Actually, they love attacking every industry, but gamers and gaming platforms—especially those in Asia—are especially attractive prey

As the current largest market in the world by revenue (valued at US$70bn), Asia’s gaming industry continues to be a prime target for financially-motivated cybercriminals, and home to over half of the world’s three billion gamers.

According to Dean Houari, Director of Security Technology and Strategy (APJ) Akamai, as a result of the booming popularity of cloud gaming platforms, web application attacks on the gaming industry have more than doubled over the past year.

CybersecAsia finds out some of the latest attack motives and trends from Houari.

CybersecAsia: Do gaming-industry ransomware attacks target just anybody, or specific profiles?

Dean Houari, Director of Security Technology and Strategy (APJ) Akamai

Dean Houari (DH): As the saying goes, “If you want to know who online criminals target, follow the money.” Although some ransomware attacks are random, large ransomware attacks are often carefully planned.

Cybercriminals choose targets based on their potential victims’ ability to pay a ransom and the impact of shutting down the victim’s operation. The larger the impact, the greater the glory for the attacker.

As gaming companies move their operations to the cloud, new threat surfaces have been created. We are seeing incidents in the industry where cybercriminals are hacking into gaming companies to steal source codes and encrypt systems for double-threat ransoming.

With a huge market for game micro-transactions growing by the day, cybercriminals are eyeing the booty for successful account takeovers of gamers, to steal anything from in-game currencies and assets to account information, or to hold assets hostage in exchange for a ransom.  

CybersecAsia: What kind of gamer-specific attack campaigns has Akamai observed?

DH: First, there are “long running attack campaigns” that can also be considered an advanced persistent threat (APT). These are sophisticated, long-term and multi-stage attacks, usually orchestrated by well-organized criminal enterprises. Attackers are not after short term gains but are focused on intelligence gathering on a gaming platform, to steal valuable source code or sensitive data from gamers which could be sold on the Dark Web.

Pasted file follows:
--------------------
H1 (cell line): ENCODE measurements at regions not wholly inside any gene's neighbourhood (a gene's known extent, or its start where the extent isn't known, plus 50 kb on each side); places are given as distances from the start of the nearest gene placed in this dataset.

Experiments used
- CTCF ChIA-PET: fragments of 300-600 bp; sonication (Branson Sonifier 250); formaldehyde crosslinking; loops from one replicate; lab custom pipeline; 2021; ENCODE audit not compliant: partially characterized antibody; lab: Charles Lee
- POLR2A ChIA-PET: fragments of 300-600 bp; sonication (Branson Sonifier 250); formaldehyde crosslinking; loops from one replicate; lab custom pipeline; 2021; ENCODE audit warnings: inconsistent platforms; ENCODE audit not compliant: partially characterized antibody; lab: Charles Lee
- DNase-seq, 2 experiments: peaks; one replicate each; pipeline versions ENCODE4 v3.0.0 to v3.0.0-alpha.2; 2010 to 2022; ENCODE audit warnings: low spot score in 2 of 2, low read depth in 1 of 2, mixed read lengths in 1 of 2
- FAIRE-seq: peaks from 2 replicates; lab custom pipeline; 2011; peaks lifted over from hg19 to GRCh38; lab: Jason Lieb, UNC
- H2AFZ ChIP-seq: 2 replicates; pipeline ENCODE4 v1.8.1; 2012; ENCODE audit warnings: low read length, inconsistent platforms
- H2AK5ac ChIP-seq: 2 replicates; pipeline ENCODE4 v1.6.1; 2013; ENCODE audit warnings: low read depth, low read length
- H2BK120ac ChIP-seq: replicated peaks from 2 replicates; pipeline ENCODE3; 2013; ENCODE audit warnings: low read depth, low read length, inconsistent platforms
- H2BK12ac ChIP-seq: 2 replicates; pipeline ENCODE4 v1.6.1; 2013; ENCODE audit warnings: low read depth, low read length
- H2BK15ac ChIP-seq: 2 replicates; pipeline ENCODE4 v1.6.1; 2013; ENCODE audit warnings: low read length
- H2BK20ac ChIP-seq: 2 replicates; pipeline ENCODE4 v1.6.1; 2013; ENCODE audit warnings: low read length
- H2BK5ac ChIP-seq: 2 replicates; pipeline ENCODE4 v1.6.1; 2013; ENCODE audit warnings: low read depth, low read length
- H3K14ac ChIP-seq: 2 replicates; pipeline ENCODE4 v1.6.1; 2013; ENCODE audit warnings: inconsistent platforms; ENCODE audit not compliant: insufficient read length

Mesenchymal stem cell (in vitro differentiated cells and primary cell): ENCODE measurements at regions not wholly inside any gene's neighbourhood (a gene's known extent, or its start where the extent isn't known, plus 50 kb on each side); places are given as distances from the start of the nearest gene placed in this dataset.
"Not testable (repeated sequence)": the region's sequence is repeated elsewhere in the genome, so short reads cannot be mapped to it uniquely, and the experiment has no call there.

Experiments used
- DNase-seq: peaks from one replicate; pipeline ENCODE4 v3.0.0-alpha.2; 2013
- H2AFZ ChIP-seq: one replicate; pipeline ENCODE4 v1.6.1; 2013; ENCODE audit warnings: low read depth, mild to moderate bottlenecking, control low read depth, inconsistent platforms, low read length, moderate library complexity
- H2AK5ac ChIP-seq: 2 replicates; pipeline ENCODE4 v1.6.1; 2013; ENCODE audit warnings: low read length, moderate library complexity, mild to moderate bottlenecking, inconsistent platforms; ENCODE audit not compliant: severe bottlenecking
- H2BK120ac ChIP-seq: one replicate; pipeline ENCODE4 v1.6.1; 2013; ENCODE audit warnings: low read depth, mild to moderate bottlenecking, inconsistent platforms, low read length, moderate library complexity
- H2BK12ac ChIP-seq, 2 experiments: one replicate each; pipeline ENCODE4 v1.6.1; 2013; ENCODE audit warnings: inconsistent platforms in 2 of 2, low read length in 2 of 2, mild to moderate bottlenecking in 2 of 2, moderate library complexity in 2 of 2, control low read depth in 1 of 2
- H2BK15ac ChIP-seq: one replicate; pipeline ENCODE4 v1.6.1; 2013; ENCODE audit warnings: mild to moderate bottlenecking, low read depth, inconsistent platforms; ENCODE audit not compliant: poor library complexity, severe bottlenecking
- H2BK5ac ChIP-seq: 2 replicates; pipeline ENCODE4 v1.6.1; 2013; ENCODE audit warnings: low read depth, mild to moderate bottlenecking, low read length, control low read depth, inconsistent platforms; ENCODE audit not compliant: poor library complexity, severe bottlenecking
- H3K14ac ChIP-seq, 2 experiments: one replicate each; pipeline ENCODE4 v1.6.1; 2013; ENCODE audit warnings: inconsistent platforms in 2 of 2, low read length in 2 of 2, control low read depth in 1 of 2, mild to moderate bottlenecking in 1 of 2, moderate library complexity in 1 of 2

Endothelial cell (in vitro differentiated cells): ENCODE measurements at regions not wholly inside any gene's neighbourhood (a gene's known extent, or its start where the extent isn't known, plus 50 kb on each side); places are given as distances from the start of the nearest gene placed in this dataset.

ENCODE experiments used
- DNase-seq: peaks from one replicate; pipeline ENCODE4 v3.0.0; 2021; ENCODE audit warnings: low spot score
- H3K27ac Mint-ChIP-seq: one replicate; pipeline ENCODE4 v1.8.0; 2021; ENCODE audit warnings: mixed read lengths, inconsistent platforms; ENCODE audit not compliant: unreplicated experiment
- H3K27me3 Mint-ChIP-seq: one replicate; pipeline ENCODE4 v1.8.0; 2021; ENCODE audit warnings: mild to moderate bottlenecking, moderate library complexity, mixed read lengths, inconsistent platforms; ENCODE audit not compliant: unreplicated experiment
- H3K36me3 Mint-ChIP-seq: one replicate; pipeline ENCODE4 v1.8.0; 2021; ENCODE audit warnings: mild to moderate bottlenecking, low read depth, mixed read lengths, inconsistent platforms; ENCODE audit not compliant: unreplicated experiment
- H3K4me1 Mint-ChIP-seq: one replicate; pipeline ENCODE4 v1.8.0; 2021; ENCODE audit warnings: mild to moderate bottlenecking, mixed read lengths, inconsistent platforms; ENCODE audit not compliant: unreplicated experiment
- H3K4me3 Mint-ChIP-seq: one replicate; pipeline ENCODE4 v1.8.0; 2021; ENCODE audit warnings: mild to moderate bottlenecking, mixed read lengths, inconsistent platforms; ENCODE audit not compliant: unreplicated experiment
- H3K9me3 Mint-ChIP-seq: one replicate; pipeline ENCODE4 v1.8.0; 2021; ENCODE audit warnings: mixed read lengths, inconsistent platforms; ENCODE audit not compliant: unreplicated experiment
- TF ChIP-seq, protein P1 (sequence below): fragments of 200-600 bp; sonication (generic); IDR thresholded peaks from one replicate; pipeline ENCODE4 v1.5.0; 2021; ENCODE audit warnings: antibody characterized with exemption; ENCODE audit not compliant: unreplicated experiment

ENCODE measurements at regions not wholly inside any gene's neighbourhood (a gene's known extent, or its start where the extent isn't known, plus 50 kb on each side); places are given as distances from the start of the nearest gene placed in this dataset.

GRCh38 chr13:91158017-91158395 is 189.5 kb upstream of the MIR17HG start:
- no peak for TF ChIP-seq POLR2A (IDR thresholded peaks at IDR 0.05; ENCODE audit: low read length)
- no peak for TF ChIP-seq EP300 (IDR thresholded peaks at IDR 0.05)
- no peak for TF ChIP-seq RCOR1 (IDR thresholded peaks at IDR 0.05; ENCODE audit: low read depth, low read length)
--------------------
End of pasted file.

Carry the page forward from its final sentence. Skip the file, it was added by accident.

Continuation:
Then there are the short-burst attacks. These do not have to be carried out by sophisticated or organized cybercriminal gangs but rather bursts of activity from attackers that have acquired attack toolkits or stolen credentials to hijack gamer accounts or defraud them via micro-transactions. 

Typically, attacks target gamers’ login credentials by creating lookalike sites to trick unwary gamers into entering account details. Other types of attacks attempt to scam gamers trying to buy hard-to-get in-game items cheap. Spearphishing is also increasingly being used to target gamers.

All the above mentioned schemes can also allow hackers to exploit vulnerabilities of the gaming platforms, whereby they can create fake identities, steal intellectual property and personally identifiable information—in order to defraud more gamers’ financial accounts.

Such attacks have become so profitable that attackers have created online black market gaming sites to monetize stolen gamer credentials.

CybersecAsia: What measures is the global gaming industry taking to protect gamers? Gamers themselves will probably be protected if they follow the usual cyber hygiene rules?

DH: As an intelligent edge platform for the gaming industry, we work with gaming firms of all sizes in the region to establish proactive measures to safeguard their infrastructure.
    • The first step is to establish a baseline of cyber hygiene, by using password managers and multi factor authentication
    • With the rise in credential stuffing attacks using malicious bots, and bulk lists of username and passwords that cybercriminals use to access gamer accounts, it is important for gaming companies to secure both their internal and external users. Measures could include assessing the strength of passwords or preventing the reuse of credentials
    • It is also important to educate internet users and gamers on the best practices for preventing ransomware attacks, and how to safeguard against phishing tactics that allow hackers to break into the platforms
    • The majority of gamers are there to play, have fun, and find an escape from the stresses of daily life. They are thus less likely to embrace additional security measures, which would slow their access to games. The challenge for gaming platforms is to find a balance between security and ease of use

Finally, in addition to the safeguards that gaming providers put in place, gamers themselves should be mindful to take preventive measures and make cyber hygiene an automatic habit in every aspect of work and play, both inside and outside gaming platforms.

CybersecAsia thanks Dean Houari for his insights.